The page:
Saturday’s quarterfinal victory over Cape Verde was not the first time that South Africa upended expectations in this Africa Cup of Nations. This was not even their first shock of this tournament; earlier they defeated World Cup semi-finalists Morocco en route to the upcoming semifinal against Nigeria on Feb. 7. The “Bafana Bafana,” nicknamed after a popular Zulu saying meaning “the lads,” are defying expectations and making a name for themselves along the way.
But, these mesmerizing performances are not what makes them truly unique. The South African national team, along with already-eliminated Namibia, is among the few teams whose players are all born in the country they represent. Furthermore, the majority of the squad plays in the South African Premier Division. While African teams such as Morocco and Algeria have found success by embracing their diasporas, there are concerns that relying on foreign-born players is “fast-tracking” success and undermining efforts to grow the African game on the continent.
Africa has been touted as an “under-valued” market, where European clubs can find stars at a fraction of the cost due to the strong footballing cultures and lack of formal professional infrastructures compared to the European and South American football landscapes—the historical sources of talent in world football. However, the growing presence of European club scouts on the continent does not signal the growth of the game: After all, the careers of George Weah, Jay-Jay Okocha, and Didier Drogba show that Africa has always had incredible footballing talent.
For African countries to achieve success on the international stage, the game needs to grow in Africa. There is a need for new solutions to propel this growth. Instead, the expansion of the European player markets into Africa reflects a hunger to commodify young talent as soon as possible and extract them from their domestic leagues—if they ever had a chance to play in these leagues at all. These opportunities are often life-changing for the players and their families. But the increased centralization of global football on Europe remains detrimental to the development of the African football landscape as a whole.
Every country that has won one or more (men’s) World Cups have been supported by a healthy, established domestic league. Players grow familiar with each other in their own distinct footballing cultures. It is not a coincidence that it has become increasingly difficult for South American countries to compete over the last 20 years (until 2022), despite producing arguably the best players of any continent. Over this time, the European leagues have become even more powerful and flooded with cash, and these same neocolonial dynamics reproduce themselves there. Even Lionel Messi famously joined Barcelona at just 13.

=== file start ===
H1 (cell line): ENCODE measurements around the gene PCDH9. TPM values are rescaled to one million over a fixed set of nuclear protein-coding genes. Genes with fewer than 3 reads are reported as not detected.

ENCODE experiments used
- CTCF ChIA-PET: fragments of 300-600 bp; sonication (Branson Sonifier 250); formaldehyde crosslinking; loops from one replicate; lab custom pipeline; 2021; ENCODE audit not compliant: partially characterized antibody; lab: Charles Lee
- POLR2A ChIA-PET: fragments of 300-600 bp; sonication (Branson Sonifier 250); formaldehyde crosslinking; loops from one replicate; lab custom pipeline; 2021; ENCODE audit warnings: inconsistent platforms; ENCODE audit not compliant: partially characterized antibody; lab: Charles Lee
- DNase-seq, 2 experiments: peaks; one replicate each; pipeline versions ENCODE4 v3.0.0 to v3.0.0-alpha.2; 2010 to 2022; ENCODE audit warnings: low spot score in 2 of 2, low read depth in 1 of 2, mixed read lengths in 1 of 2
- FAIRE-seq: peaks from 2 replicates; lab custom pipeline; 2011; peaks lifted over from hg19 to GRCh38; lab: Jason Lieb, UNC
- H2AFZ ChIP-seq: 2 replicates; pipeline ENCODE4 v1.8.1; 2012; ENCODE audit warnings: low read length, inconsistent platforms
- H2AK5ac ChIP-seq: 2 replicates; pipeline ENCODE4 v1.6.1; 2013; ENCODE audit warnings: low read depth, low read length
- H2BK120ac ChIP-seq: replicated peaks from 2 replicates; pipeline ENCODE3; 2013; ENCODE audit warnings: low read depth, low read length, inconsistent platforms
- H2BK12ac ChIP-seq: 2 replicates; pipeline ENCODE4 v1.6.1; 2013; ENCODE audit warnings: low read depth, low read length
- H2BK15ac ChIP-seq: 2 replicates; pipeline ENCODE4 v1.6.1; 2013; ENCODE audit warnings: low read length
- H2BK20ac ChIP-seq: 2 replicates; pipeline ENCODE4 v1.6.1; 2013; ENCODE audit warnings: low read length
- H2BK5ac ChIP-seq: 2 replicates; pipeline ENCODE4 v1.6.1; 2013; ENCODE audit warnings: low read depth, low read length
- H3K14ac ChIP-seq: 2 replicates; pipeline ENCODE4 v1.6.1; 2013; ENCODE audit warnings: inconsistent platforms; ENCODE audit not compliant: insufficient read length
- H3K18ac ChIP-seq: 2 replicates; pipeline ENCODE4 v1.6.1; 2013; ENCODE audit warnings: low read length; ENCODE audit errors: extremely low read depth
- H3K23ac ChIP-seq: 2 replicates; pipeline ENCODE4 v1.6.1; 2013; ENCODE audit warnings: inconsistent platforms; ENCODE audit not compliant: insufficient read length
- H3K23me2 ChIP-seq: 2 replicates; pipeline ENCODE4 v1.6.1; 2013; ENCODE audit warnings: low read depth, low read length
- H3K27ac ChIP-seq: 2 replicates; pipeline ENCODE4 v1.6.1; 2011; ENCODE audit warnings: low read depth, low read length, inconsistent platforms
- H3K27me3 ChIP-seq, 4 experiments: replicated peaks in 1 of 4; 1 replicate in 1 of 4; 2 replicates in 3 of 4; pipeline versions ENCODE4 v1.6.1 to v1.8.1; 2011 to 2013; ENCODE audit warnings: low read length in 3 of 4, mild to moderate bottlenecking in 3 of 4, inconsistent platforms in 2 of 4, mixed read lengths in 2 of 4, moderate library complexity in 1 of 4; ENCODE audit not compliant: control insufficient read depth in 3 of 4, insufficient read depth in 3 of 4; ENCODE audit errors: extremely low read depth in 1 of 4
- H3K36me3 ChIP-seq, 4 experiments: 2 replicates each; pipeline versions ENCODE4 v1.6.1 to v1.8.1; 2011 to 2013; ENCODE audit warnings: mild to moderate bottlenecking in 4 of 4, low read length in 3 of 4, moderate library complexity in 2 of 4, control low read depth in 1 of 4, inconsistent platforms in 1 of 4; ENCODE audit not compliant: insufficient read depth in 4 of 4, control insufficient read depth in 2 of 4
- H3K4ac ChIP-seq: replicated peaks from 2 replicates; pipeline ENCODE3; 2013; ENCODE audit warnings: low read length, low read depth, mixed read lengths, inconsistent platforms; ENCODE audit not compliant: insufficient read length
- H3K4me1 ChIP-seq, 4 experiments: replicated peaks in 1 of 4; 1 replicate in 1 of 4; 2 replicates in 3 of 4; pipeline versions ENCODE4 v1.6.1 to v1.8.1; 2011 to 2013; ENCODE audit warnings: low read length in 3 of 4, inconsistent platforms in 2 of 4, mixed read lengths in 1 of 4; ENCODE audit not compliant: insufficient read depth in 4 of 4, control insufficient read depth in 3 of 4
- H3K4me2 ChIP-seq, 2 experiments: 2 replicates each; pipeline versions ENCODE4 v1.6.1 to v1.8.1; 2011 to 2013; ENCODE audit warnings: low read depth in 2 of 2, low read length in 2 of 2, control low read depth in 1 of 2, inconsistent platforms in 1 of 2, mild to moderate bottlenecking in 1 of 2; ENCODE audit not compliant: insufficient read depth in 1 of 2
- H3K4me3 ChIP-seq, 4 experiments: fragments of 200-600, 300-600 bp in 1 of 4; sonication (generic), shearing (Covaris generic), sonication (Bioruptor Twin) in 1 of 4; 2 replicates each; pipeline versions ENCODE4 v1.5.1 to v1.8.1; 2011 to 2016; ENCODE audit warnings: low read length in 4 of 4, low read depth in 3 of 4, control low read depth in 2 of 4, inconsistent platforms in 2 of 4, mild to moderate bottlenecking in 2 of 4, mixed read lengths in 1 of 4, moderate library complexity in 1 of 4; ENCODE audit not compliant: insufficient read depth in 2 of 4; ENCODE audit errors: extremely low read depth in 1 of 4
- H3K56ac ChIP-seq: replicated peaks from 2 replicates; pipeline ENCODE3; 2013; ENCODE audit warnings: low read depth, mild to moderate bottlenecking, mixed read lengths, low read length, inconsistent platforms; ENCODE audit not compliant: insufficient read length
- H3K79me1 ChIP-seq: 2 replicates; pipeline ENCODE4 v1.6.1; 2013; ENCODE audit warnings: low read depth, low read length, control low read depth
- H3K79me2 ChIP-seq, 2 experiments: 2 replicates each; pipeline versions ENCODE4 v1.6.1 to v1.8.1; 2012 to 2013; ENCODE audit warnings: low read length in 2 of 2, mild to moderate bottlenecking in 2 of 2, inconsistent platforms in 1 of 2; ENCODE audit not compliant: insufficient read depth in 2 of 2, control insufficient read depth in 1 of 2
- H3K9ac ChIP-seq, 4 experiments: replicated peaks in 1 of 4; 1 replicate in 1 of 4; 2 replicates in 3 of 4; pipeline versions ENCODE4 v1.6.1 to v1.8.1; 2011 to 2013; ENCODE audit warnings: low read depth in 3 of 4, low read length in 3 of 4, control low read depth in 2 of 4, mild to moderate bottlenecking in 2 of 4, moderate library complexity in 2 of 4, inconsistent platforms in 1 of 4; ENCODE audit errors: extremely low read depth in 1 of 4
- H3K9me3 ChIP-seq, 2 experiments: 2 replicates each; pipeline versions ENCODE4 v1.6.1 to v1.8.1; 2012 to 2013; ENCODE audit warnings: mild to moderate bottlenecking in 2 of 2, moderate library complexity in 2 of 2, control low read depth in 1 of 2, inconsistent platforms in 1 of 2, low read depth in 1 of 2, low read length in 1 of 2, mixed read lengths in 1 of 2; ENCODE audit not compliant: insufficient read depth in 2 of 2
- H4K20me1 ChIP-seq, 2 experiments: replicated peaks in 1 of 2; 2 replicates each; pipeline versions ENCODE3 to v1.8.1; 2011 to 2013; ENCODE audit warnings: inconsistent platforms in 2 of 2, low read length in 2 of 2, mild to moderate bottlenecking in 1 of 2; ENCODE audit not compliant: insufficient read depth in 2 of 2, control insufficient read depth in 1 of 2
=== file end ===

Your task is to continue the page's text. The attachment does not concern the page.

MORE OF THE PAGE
These dynamics are especially troubling when we consider the long history of European extraction from countries in the Global South. Why wouldn’t these patterns replicate themselves in football? Those who have power have not changed all that much since the wave of African independence.
The dream for a global landscape where football development is evenly distributed is both compelling and vitally important. Naturally, some leagues will be stronger than others—greatness attracts greatness. However, for African countries to achieve success, their domestic leagues must be worth staying in beyond the age of 18. In South Africa, salaries, player conditions, and football infrastructure are robust enough that players do not need to leave for better compensation in Europe. As billions of fans can attest, the football does not need to be the same quality as the Premier League to be worth watching.
Nine starters from the team that defeated Cape Verde in penalties play in the South African Premier Division, with eight playing for top-of-the-table Mamelodi Sundowns. The squad exhibits the kind of chemistry expected from players who compete with each other on a daily basis.
Nigeria has a compelling squad, with riveting stars who play for elite teams in Europe such as Victor Osimhen and Ademola Lookman. Despite this, on Wednesday, my heart and support will be behind South Africa, a team that models the potential of African football propelled by internal growth and investment, rather than centred on the needs of Europe’s “Super Leagues.”